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The Advocates for Highway and Auto Safety says states across the country have work to do to make people safer on the roads. The group just released its 2022 Roadmap of State Highway Safety Laws. 

The organization says highway fatalities are skyrocketing higher than they have before. 

Early estimates for 2021 suggest nearly a 20 percent spike in crash deaths, the highest six-month increase their researchers have ever recorded. 

“It’s really a call to action for state elected officials to see what their states are missing and to introduce legislation to make changes,” said President of Advocates for Highway and Auto Safety Cathy Chase. 

According to the report, the states are graded red, yellow and green, with red as the worst and green the best. Indiana scored yellow. 

For Indiana specifically, Chase says the Hoosier lawmakers could look at making a few changes to improve the grade. 

“Indiana kind of falls in the middle, but it’s on the precipice of becoming green. If it were to enact, say, an all-rider helmet law, it would become a green state. Or if it were to enact a couple of other of the graduating driver licensing laws, for example, or the child passenger safety laws, it would get bumped up to green.”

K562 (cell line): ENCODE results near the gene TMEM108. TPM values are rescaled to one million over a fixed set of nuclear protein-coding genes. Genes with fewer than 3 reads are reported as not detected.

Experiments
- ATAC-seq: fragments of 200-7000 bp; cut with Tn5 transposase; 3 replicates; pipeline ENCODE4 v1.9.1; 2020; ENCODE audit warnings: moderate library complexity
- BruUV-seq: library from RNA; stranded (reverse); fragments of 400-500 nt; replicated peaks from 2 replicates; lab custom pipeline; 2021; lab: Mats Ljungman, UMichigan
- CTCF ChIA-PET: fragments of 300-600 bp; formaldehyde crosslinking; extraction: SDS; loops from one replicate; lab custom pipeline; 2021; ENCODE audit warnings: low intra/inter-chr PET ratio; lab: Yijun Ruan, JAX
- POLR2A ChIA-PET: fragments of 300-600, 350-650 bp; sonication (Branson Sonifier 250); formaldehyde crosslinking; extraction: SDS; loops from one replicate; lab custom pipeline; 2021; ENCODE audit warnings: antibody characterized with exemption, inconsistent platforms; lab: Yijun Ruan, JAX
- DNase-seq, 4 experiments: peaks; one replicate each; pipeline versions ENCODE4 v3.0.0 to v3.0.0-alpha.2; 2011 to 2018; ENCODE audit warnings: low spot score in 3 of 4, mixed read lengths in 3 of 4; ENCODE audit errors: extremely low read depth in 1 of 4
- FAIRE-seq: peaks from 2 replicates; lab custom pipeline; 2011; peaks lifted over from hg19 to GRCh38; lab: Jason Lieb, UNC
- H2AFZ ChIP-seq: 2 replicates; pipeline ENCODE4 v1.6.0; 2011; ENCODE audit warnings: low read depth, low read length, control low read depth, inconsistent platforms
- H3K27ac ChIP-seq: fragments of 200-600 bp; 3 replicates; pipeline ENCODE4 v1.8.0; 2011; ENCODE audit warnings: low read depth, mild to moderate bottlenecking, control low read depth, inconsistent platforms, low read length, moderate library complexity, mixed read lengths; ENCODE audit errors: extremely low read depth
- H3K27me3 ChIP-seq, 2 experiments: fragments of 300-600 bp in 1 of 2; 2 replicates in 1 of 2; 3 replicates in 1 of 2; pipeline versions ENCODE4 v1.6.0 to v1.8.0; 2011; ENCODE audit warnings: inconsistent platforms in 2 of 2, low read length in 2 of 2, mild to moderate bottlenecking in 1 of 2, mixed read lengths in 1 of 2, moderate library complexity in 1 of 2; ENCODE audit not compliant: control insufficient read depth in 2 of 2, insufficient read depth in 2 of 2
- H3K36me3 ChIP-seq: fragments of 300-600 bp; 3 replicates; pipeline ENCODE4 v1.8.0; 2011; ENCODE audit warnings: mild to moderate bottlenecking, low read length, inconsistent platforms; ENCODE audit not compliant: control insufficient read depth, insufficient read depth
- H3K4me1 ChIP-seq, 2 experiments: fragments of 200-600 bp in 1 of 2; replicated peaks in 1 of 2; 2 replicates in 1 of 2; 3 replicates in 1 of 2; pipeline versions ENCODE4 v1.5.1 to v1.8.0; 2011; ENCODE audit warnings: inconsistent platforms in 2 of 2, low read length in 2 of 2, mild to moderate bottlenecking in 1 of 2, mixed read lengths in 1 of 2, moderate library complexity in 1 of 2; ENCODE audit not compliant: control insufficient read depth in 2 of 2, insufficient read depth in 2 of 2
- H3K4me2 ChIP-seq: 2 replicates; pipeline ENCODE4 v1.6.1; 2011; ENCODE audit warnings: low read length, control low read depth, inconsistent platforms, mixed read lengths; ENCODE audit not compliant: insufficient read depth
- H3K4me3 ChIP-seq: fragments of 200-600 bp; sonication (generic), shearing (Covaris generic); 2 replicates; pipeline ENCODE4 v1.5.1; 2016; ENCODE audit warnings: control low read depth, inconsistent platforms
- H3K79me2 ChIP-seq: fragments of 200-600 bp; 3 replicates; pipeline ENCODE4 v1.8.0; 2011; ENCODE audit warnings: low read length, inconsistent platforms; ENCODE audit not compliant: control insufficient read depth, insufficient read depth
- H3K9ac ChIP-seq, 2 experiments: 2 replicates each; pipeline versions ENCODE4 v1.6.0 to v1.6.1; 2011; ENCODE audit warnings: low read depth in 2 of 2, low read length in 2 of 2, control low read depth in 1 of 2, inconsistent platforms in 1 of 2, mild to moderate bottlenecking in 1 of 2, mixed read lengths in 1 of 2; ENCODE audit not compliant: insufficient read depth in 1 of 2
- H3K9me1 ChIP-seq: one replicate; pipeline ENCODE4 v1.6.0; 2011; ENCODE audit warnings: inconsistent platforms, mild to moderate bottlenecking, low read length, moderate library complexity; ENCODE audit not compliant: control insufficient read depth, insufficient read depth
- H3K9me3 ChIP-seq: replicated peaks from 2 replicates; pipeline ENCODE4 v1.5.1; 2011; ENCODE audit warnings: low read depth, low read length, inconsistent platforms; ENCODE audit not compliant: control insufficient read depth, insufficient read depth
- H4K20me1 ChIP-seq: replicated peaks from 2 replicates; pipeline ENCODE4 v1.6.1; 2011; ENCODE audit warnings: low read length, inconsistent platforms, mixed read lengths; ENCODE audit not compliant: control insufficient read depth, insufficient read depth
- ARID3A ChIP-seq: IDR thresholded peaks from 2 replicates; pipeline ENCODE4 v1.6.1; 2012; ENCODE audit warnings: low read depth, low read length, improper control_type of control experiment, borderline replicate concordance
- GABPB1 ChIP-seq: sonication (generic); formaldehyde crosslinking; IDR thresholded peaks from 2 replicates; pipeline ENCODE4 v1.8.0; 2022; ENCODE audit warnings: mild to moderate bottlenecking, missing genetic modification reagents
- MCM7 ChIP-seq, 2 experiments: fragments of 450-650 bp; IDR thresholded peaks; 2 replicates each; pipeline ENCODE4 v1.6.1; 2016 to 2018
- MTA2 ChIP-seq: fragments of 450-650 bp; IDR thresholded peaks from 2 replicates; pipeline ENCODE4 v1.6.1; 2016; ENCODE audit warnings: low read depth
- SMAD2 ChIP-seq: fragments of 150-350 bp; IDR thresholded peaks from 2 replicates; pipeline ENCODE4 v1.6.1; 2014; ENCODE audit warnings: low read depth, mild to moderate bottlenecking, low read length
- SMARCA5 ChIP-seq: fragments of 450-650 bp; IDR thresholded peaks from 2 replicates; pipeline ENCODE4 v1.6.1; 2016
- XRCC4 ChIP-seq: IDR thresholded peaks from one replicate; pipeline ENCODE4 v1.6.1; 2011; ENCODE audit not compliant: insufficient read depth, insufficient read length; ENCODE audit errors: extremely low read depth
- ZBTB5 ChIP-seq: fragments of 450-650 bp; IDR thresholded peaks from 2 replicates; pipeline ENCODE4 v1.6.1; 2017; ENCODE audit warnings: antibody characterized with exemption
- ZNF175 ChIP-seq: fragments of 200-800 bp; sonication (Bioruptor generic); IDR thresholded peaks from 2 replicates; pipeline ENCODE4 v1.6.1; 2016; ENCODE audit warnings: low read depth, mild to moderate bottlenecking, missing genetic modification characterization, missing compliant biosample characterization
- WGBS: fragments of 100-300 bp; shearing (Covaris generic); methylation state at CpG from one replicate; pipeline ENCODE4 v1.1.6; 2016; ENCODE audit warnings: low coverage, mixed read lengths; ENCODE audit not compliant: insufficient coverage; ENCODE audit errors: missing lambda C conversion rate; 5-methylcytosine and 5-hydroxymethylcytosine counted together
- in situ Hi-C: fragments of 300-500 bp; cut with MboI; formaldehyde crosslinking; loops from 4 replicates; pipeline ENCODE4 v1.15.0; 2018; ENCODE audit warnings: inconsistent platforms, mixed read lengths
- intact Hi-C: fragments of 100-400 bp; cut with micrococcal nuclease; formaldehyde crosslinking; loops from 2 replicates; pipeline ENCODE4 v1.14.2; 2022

The areas the study looked at were laws to protect everyone in the vehicle, like seatbelt laws. It also looked at child passenger safety, impaired driving, distracting driving, and different laws to address teen driving safety. 

“This report is essential so that state elected officials know what can be done. They can pick up this report, they can look and see what’s happening in their states, and they can see what’s missing,” said Chase. 

“They can introduce legislation, and they can push legislation.”

Chase says they also make requests on a federal level for improvements made to the car. Some of the things they’ve pushed for in the past include rearview cameras made standard in vehicles. Now, they are looking for other features to be put into cars. 

“Right now, some of the newer cars have some features like automatic emergency braking, which has been proven to reduce and mitigate crashes, yet they’re not required in all cars. They are included as an option, or they’re included in the higher-end vehicles that not everyone can afford. So, we are pushing for them to be mandated in all new vehicles.” 

The organization says there are about 390 laws missing in states across the county that could save lives. 

The report also features a poll to show how drivers in each state feel about the laws and what they would like to see changed. 

“Elected officials are elected by the public. So, I think that they want their constituents to express opinions and say hey, this is important to us. We want to see you taking action and supporting and protecting the people that you were elected to protect.” 

Most states around Indiana also stack up to the yellow, except Ohio. The Buckeye state got a red rating. 

You can find the full report here